How hard is it to write the second novel in a series?

That’s the question someone asked in one of the LinkedIn groups I belong to.  During the course of the discussion in the comments, some people seemed to infer that the best way to write a series was for each book to contain a self contained story that was all wrapped up by the time you reached the end, and then the next book would have enough back story and information so that if the reader hasn’t read the previous book, at least they’d know what was going on to some degree.  I posted a response to that way of thinking that I believe is worth sharing.

The novels in my series aren’t stand alone simply because that’s the type of a series it is. I wrap up the plot elements specific to that book during the course of the story, but then at the end I lead in to the next major plot element so people will want to read the next one to find out what happens next. I do this for two reasons. First, if each book is a stand alone, then there’s less incentive for people to go on with the series after they finish each one, and second, I really can’t stand books that get mired down in all the back story of things that I’ve already read in the previous book.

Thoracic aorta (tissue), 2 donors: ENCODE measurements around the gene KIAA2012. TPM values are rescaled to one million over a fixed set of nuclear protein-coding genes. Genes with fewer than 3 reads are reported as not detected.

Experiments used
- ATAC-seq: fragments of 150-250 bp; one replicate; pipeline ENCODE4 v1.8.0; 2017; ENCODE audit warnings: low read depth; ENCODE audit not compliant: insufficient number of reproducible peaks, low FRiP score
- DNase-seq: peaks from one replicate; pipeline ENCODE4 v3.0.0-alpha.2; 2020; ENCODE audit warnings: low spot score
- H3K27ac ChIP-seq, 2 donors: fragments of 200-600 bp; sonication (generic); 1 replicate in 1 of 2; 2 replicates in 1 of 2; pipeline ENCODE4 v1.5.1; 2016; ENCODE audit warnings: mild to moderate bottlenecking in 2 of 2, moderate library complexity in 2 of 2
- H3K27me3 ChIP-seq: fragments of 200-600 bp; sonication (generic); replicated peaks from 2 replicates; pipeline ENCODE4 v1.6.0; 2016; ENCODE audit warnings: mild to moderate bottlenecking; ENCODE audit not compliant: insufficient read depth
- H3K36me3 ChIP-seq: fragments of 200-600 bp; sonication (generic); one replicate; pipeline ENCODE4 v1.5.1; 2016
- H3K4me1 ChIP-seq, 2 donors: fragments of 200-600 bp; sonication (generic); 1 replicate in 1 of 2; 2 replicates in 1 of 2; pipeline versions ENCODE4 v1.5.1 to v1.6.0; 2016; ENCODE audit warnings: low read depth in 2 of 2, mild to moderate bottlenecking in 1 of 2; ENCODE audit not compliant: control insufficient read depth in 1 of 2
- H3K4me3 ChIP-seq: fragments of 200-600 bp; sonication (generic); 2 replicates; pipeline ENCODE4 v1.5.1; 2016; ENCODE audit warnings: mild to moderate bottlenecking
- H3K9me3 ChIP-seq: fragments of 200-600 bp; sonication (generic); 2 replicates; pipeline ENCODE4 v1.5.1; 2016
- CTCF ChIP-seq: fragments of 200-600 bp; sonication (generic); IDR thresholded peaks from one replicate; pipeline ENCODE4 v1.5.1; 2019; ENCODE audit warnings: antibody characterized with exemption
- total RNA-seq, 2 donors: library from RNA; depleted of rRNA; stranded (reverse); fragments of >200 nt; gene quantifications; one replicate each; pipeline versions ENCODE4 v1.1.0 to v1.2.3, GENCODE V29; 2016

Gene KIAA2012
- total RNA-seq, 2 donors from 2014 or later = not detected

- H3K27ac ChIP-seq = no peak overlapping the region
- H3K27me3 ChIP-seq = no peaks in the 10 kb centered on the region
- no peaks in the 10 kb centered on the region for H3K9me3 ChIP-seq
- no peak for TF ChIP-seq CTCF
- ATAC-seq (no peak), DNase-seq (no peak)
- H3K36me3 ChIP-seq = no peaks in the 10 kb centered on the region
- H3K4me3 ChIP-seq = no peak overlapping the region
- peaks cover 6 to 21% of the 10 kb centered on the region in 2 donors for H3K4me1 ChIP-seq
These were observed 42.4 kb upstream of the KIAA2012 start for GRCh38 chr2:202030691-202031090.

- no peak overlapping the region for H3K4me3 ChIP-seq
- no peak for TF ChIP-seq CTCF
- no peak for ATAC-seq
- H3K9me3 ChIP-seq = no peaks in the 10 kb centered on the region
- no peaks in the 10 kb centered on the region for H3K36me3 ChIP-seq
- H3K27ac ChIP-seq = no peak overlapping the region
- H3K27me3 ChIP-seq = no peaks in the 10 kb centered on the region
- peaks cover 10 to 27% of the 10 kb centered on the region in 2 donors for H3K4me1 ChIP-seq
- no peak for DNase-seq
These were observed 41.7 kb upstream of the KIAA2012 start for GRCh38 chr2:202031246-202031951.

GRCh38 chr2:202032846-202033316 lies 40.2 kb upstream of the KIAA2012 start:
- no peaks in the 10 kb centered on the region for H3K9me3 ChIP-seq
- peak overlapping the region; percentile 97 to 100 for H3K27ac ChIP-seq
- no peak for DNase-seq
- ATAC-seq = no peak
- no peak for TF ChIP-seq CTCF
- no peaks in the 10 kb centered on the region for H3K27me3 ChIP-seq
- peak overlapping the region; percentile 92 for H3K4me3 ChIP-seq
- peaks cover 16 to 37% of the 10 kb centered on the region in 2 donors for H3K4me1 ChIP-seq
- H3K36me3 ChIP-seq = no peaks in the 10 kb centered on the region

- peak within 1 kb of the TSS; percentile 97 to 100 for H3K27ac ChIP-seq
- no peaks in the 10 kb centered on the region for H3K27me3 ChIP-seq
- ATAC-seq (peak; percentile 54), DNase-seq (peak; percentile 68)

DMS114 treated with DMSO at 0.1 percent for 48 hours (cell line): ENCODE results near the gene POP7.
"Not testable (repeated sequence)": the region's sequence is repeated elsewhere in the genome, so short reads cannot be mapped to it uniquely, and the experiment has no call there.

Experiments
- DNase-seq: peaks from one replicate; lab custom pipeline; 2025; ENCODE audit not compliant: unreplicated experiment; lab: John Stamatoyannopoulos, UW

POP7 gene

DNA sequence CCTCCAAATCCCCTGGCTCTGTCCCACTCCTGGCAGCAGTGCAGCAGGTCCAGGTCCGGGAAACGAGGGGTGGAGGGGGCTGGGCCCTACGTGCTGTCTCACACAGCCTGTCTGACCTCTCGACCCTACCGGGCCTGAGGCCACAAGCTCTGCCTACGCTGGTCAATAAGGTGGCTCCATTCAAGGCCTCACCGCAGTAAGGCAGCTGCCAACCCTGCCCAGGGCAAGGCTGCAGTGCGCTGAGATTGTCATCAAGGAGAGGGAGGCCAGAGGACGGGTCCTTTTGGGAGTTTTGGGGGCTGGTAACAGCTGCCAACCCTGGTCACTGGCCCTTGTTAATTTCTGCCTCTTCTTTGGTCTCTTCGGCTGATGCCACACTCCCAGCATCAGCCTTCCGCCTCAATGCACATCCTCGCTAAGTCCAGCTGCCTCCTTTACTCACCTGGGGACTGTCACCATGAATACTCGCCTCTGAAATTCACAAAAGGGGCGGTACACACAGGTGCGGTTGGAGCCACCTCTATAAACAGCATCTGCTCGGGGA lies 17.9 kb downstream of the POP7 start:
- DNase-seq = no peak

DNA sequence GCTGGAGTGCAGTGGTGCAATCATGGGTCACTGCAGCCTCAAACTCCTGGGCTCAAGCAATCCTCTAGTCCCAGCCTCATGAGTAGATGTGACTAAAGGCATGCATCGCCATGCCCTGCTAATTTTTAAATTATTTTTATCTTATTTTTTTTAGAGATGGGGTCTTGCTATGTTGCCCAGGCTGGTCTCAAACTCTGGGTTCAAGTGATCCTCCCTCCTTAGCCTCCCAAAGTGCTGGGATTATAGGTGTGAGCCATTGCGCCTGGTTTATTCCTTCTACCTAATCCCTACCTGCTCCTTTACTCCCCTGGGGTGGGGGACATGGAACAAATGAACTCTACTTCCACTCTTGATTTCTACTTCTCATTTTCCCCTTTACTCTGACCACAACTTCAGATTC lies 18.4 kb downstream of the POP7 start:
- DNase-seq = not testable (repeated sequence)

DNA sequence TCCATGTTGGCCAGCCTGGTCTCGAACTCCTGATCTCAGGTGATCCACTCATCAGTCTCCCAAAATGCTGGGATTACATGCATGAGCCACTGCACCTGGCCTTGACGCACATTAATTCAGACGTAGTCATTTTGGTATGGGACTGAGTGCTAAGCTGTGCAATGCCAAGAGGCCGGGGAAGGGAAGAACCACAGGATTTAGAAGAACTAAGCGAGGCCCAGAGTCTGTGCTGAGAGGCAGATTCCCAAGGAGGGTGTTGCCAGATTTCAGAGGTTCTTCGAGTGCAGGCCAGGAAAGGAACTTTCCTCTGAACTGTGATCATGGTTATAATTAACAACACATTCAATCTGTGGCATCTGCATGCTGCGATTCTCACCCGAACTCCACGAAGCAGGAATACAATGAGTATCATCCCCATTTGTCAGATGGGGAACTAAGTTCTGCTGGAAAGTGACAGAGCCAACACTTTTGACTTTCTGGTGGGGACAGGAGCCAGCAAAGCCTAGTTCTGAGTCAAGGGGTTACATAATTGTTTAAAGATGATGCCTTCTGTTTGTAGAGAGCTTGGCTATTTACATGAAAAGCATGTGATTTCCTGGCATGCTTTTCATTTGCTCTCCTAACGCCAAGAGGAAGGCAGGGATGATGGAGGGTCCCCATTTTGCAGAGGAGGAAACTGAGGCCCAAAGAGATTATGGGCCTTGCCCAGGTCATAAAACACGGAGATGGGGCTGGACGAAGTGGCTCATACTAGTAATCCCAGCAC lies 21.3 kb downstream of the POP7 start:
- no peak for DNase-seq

Really there are two types of series. The first type would be a series of stand alone books that each have individual stories, and the second type is more like a television series with a running storyline that continues from book to book.

My particular series is the second type. If people want to know what happened before, they should read them in order. You wouldn’t watch the third season of Breaking Bad for example and expect them to keep rehashing stuff that happened during the second season.

Both types of series have their merits and their appeal for different readers, and I personally think there’s more than enough room out there for both.